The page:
The island republic of Singapore will soon hold trial at the Singapore International Commercial Court (SICC) for a legal dispute between market makers B2C2 and Japan-based crypto currency exchange Quoine, over digital assets worth more than $45 million at time of writing.
According to national daily The Straits Times, B2C2 sued Quoine in May 2017, alleging that trades it had executed were wrongfully reversed, resulting in proceeds being deducted from its account. A summary judgment hearing on Tuesday saw B2C2 seek the recovery of 3,084 BTC (Bitcoins) from Quoine, claiming that the reversal was a breach of trust that ultimately “deprived it of the opportunity to sell the proceeds on the date of their highest intermediate value”.
The actual trade took place on April 19, when B2C2 placed orders on the Quoine platform, selling Ethereum (ETH) at the rate of 10 Bitcoins. The orders were filled in a series of trades totalling some 309 ETH for 3,092 BTC, with Bitcoins credited to B2C2 accounts the following day.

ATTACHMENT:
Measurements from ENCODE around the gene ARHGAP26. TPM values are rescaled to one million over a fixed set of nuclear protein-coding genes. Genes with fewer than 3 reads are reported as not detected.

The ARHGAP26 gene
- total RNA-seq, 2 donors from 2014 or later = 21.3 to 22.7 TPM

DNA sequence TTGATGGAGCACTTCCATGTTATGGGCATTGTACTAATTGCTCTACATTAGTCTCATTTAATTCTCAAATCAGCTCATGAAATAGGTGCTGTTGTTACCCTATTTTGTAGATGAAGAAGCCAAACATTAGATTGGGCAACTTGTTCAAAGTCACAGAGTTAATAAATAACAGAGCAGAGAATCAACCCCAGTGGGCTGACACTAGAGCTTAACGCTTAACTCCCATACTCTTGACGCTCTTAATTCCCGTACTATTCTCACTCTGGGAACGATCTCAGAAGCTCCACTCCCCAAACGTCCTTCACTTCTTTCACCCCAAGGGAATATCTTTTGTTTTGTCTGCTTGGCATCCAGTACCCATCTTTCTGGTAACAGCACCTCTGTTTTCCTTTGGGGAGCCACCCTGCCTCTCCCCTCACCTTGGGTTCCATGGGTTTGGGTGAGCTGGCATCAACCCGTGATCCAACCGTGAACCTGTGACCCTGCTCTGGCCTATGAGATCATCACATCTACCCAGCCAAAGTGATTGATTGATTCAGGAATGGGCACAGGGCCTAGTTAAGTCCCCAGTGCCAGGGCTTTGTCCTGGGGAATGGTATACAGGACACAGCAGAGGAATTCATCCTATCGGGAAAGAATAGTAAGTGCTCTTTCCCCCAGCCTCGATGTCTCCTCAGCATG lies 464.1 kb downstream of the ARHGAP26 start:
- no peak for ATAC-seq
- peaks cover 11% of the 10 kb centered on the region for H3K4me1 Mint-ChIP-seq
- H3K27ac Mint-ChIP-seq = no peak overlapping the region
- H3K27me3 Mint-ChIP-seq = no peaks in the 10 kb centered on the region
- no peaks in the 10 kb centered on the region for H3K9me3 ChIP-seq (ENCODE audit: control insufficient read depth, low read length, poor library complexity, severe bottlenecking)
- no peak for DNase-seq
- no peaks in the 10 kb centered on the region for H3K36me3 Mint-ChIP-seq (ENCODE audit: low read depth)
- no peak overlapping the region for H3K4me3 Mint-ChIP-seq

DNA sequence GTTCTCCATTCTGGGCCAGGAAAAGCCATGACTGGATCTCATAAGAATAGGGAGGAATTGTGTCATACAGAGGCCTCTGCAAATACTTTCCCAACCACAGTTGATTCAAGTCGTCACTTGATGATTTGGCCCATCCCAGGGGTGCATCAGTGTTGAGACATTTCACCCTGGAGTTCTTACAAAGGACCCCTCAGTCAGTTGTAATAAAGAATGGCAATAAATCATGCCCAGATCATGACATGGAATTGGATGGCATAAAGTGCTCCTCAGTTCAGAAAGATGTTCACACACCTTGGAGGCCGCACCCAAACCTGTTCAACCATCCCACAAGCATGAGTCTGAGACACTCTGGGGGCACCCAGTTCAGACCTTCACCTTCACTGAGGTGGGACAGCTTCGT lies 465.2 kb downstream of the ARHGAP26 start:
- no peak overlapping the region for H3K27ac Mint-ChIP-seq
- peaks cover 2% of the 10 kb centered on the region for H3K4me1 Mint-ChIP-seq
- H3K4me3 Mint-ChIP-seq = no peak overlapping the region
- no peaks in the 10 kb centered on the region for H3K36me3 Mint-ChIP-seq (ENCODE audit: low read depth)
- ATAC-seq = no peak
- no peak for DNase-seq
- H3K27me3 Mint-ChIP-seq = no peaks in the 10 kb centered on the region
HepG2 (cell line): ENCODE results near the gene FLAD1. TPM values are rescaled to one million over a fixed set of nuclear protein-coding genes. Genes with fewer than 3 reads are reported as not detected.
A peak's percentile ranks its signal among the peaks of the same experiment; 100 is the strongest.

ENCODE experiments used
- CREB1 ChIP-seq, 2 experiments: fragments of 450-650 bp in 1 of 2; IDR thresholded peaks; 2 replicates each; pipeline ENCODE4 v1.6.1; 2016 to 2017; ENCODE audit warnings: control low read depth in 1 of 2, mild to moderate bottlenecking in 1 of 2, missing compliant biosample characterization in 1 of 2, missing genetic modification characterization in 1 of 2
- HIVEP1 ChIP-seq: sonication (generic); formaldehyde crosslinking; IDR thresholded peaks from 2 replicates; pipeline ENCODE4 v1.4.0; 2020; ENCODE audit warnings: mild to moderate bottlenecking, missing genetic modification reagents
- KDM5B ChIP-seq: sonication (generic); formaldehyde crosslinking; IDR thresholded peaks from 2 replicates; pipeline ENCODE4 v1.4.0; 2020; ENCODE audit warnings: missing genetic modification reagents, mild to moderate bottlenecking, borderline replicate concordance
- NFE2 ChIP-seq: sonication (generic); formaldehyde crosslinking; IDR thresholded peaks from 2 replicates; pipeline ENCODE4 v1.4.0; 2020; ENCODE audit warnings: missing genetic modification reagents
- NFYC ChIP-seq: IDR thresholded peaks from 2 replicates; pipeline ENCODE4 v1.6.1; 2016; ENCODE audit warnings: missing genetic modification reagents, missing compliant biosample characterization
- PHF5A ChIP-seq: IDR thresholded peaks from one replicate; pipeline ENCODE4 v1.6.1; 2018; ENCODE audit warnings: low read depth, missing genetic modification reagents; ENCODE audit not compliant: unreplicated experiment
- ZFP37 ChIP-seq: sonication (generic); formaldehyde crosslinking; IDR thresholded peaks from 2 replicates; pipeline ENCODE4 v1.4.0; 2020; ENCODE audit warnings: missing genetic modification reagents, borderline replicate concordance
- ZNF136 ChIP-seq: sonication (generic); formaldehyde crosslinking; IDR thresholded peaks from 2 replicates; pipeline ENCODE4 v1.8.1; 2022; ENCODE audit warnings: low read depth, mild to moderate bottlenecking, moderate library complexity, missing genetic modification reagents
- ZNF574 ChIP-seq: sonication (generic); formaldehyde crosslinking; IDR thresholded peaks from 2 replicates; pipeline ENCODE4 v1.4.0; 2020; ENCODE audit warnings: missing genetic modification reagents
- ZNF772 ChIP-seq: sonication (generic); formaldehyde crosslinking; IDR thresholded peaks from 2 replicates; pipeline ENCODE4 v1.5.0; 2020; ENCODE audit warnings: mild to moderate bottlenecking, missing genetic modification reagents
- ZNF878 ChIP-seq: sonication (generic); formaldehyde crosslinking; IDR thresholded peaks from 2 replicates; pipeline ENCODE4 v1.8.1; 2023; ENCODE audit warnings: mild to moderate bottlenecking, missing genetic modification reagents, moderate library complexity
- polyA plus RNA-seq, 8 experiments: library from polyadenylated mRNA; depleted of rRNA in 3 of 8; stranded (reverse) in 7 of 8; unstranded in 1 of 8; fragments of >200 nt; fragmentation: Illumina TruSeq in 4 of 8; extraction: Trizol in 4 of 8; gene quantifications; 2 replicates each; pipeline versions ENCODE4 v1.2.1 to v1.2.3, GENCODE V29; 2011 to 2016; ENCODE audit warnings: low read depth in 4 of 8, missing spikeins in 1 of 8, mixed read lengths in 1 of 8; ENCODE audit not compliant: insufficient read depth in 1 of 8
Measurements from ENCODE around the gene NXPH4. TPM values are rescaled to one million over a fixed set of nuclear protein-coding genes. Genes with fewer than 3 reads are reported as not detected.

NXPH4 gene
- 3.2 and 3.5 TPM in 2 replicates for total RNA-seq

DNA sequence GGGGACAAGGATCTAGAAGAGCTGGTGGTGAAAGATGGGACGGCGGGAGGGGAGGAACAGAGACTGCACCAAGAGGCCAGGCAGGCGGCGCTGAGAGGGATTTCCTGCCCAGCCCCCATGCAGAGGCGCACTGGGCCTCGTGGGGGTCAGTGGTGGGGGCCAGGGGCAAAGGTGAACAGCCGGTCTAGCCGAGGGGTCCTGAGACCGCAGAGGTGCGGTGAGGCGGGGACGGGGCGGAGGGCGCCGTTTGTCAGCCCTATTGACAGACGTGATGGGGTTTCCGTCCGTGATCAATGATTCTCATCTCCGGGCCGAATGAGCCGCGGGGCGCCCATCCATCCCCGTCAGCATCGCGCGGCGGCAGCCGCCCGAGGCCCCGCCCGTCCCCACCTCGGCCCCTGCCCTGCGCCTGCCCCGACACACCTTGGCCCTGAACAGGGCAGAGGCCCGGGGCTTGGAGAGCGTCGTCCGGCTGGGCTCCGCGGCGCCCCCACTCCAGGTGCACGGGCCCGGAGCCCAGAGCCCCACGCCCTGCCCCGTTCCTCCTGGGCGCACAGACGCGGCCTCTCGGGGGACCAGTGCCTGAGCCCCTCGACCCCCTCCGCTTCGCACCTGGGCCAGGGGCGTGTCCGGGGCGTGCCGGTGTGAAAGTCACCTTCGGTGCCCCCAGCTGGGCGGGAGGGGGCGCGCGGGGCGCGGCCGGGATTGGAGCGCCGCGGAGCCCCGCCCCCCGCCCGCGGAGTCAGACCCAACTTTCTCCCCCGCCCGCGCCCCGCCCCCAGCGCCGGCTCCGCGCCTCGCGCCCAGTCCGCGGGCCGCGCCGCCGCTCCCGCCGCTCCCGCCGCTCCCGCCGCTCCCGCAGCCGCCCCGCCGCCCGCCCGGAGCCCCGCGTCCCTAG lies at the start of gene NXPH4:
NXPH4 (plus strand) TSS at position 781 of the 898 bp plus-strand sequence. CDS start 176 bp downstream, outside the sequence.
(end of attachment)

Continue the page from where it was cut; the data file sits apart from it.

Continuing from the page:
However, Singapore-incorporated Quoine reversed the order, counter-claiming that the proceeds allegedly “misappropriated” from the account without authorization and that the trades were “mostly trades with huge mark-up over fair global market price”. The average global market price on April 19 was about 0.0349 BTC per ETH, about 30 times lower than the order placed by B2C2.
The initial value of the lawsuit had been $3.78 million but with Bitcoin’s extended bull run, this value has now surged to over $45 million. It is unclear yet, should B2C2 win, if the amount awarded will be in Bitcoin or in fiat.
It is not the first time that traders have successfully made incredible profits – and losses – far above market rates, as a result of technical glitches on crypto currency platforms. In June, cryptocurrency exchange GDAX experienced a flash crash on its ETH orderbook, when the price dropped in seconds from $319 to 10 cents, with millions of dollars lost by traders.
Some exchanges have taken steps to prevent such occurrences. Bittrex, for example, introduced new limits last month, allowing only minimum trade sizes that are near 0.1% of the current price for every asset.